Since starting The Art of Manliness nearly five years ago, I’ve [Brett McKay] interacted with thousands of men from all over the world. One thing that I’ve learned over the years is that many grown men out there simply don’t feel like men. I’m not talking about “feeling like a man” in the cartoonish, hyper-masculine sense. Rather, I’m talking about “feeling like a man” in the sense of that quiet confidence that comes from moving from boyhood into mature masculinity.
Many of the guys I’ve talked to (particularly the ones in their 20s and 30s) have confessed to me that they still feel like a teenage boy walking around in a grown man’s body. Because they don’t feel like mature men, many of these young men are putting off adult responsibilities like careers, families, and civic involvement until they can look at themselves in the mirror and say: “I’m a man.” In the meantime, these young men drift insecurely through life, wondering when they’ll finally start feeling like grown men.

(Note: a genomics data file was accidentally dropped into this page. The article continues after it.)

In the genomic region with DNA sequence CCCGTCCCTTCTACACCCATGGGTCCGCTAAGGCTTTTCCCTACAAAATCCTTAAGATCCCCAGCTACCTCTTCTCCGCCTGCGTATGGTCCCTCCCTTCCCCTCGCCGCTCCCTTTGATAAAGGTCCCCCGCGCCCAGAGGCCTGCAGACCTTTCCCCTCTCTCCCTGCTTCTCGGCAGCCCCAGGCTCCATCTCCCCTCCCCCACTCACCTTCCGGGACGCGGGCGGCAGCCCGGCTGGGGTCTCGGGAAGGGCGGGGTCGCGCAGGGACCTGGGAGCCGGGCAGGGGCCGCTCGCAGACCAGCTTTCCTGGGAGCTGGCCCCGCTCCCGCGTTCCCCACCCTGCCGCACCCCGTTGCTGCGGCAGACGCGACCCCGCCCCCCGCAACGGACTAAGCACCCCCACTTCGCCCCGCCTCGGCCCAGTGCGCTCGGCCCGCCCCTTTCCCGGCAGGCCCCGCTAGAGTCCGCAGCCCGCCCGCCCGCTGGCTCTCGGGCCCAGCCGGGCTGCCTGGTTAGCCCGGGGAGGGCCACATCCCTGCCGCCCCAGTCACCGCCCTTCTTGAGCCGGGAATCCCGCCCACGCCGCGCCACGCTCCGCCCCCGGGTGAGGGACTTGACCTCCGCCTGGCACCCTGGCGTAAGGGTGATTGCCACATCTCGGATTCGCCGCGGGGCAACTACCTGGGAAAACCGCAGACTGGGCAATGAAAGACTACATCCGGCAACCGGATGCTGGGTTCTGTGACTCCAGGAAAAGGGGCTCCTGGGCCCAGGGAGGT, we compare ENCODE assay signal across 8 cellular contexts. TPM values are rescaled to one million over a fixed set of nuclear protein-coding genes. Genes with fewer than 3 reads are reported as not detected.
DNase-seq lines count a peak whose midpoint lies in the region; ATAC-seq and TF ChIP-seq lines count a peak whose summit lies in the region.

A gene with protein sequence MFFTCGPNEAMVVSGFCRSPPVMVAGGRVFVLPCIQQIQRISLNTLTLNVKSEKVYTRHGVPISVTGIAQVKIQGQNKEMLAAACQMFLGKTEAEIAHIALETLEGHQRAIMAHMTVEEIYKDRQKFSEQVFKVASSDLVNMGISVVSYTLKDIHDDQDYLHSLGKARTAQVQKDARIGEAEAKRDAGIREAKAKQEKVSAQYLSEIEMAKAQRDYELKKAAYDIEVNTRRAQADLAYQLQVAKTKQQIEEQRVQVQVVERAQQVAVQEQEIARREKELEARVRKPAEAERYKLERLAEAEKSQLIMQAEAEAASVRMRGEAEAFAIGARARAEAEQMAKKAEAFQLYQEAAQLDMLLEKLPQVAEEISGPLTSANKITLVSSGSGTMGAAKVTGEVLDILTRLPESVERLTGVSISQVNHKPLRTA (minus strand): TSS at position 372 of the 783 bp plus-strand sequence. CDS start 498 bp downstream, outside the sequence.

We’ve talked a lot on the site about why young men today are struggling with the transition from boyhood to mature masculinity–lack of a rite of passage and positive male mentors, a faultydefinition of manhood, and sociological and economical shifts are just a few of the reasons we’ve discussed.
While all those things have certainly contributed to the enervated state of modern masculinity, I think an underlying problem is that young men today are simply following modern, conventional wisdom on how a person “becomes” who they want to be. (cont … Art of Manliness)